SharePoint stasdm.exe Command Line. The command line utility (stasdm.exe) is very similar to the Central Administration option, but since it runs from the command line it can be used in concert with Windows Scheduled Tasks to provide scheduling of backups. It still can't be used to restore the administration or configuration databases. Unlike the Central Administration option, it can be used to back up site collections, but Microsoft warns against performing such backups because they say site collection backups can affect performance and should only be performed when the site collection is locked. Microsoft also notes that these types of backups can be particularly slow when dealing with site collections larger than 15 GB -- a very modest size for a site collection. In addition, this utility doesn't seem to like backups that run longer than 17 hours, as it automatically restarts them after 17 hours. Given these issues, Microsoft recommends that to do site collection backups, you should just move that site to its own database and use database backup tools.
SQL Server Backup. Because SharePoint stores most of its information in SQL Server, you can use SQL Server backup tools to back up most of its information, including the configuration and administration databases. You can also use those backups to restore the databases, but it's not supported. Given the synchronization issue, it would seem that as long as you make sure to synchronize what you're restoring then it should work just fine. The key thing is to ensure that no configuration changes are made during your backup window. However, you'll still be missing any customization information stored in the file system if this is the method you choose to back up SharePoint.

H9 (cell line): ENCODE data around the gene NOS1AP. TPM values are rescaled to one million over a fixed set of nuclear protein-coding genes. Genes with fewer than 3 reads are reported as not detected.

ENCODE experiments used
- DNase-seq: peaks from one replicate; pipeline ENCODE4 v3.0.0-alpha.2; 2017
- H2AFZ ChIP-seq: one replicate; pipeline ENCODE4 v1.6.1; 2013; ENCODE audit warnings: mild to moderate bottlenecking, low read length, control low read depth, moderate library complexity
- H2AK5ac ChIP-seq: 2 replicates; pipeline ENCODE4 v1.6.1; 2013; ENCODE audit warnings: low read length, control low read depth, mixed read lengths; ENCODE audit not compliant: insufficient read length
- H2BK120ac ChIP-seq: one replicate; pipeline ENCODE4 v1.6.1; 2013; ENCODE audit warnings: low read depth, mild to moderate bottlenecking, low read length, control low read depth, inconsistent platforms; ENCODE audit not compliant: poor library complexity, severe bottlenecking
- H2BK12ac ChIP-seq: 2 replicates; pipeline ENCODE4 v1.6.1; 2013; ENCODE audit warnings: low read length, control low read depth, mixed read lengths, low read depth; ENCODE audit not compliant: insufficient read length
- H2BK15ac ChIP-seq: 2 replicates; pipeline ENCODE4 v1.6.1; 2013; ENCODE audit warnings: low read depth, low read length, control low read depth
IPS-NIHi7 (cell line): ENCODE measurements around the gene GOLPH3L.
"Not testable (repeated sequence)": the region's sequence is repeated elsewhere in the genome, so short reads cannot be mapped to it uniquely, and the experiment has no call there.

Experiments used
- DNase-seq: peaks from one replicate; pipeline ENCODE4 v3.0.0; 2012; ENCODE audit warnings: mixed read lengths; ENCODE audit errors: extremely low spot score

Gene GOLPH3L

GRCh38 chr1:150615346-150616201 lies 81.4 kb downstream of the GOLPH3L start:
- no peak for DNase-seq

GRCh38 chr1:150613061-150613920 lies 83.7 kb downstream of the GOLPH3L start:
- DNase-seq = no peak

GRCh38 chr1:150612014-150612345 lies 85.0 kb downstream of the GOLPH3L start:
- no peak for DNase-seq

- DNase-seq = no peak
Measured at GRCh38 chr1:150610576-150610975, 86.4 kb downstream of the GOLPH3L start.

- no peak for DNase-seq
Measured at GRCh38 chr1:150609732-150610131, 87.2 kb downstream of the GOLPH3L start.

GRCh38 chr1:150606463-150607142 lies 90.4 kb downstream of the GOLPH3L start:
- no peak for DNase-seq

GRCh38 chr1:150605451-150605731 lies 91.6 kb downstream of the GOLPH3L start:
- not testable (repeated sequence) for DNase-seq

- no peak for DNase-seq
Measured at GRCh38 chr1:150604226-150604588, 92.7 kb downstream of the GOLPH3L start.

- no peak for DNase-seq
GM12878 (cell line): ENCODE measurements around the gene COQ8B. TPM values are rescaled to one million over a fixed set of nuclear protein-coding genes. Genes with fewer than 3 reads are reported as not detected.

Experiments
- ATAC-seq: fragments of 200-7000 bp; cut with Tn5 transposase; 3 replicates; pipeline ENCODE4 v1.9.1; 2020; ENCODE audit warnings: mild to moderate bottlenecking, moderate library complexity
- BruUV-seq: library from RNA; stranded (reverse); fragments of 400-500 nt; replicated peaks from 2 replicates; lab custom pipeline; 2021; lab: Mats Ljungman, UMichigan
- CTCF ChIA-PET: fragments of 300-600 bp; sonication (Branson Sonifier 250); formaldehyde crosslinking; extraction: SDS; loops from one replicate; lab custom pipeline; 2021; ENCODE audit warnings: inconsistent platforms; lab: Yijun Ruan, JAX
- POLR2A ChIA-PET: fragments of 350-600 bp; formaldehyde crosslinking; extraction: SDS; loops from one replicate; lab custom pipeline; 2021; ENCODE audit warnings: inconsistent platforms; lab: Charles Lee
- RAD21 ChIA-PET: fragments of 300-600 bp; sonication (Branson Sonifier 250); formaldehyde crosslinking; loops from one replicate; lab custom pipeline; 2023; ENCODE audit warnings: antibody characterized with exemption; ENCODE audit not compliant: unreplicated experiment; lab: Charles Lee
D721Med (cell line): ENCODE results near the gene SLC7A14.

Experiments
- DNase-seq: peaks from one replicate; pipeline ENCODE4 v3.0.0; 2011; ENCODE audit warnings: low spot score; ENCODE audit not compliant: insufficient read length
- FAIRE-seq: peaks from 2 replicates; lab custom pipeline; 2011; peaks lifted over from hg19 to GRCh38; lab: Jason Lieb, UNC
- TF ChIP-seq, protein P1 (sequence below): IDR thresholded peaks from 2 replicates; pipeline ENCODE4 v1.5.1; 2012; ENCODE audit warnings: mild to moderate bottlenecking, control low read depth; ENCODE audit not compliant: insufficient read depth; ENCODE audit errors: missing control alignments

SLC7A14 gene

Because SQL Server backup tools can be run from the command line, you can schedule this to run at convenient times using Scheduled Tasks. It does require that you manually reattach your databases to the appropriate Web application after a recovery.
What it can't do is back up the search database, and for an odd reason: the search indexes aren't stored in SQL Server. Because you can't synchronize the search database after a database-only backup, this backup approach isn't a viable option for that database.
Windows Server 2008 Backup. The native backup and recovery system for Windows Server 2008 can be used to back up all those things that aren't in the databases (such as the configuration and customization files), but it can't be used to back up the databases themselves.
It seems that the native tools have as many limitations as they have benefits, but it's possible to create a "workable" solution if all you have are the native tools -- especially if you can do a regular shutdown of your farm. If you do a shutdown, you could do a SQL Server backup of all of the databases to a file system that's then backed up using the Windows Server 2008 backup system, along with the directories where customization and configuration information is stored.
Third-party SharePoint backup options